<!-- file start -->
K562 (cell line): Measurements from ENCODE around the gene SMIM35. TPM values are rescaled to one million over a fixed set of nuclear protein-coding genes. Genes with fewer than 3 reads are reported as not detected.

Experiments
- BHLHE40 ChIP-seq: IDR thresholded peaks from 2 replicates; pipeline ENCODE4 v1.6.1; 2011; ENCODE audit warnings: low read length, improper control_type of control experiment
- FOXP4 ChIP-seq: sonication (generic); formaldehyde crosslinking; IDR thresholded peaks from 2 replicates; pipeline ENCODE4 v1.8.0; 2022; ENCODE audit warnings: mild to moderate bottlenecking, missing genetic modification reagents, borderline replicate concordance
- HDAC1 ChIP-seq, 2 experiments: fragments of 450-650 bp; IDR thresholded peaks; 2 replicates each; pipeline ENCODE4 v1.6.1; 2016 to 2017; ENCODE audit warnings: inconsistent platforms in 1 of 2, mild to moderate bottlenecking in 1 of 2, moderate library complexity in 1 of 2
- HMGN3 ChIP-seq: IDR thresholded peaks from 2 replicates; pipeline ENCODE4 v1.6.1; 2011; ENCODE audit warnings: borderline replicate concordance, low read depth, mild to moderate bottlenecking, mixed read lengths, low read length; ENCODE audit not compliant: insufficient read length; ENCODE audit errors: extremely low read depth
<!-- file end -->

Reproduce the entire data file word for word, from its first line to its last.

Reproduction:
K562 (cell line): Measurements from ENCODE around the gene SMIM35. TPM values are rescaled to one million over a fixed set of nuclear protein-coding genes. Genes with fewer than 3 reads are reported as not detected.

Experiments
- BHLHE40 ChIP-seq: IDR thresholded peaks from 2 replicates; pipeline ENCODE4 v1.6.1; 2011; ENCODE audit warnings: low read length, improper control_type of control experiment
- FOXP4 ChIP-seq: sonication (generic); formaldehyde crosslinking; IDR thresholded peaks from 2 replicates; pipeline ENCODE4 v1.8.0; 2022; ENCODE audit warnings: mild to moderate bottlenecking, missing genetic modification reagents, borderline replicate concordance
- HDAC1 ChIP-seq, 2 experiments: fragments of 450-650 bp; IDR thresholded peaks; 2 replicates each; pipeline ENCODE4 v1.6.1; 2016 to 2017; ENCODE audit warnings: inconsistent platforms in 1 of 2, mild to moderate bottlenecking in 1 of 2, moderate library complexity in 1 of 2
- HMGN3 ChIP-seq: IDR thresholded peaks from 2 replicates; pipeline ENCODE4 v1.6.1; 2011; ENCODE audit warnings: borderline replicate concordance, low read depth, mild to moderate bottlenecking, mixed read lengths, low read length; ENCODE audit not compliant: insufficient read length; ENCODE audit errors: extremely low read depth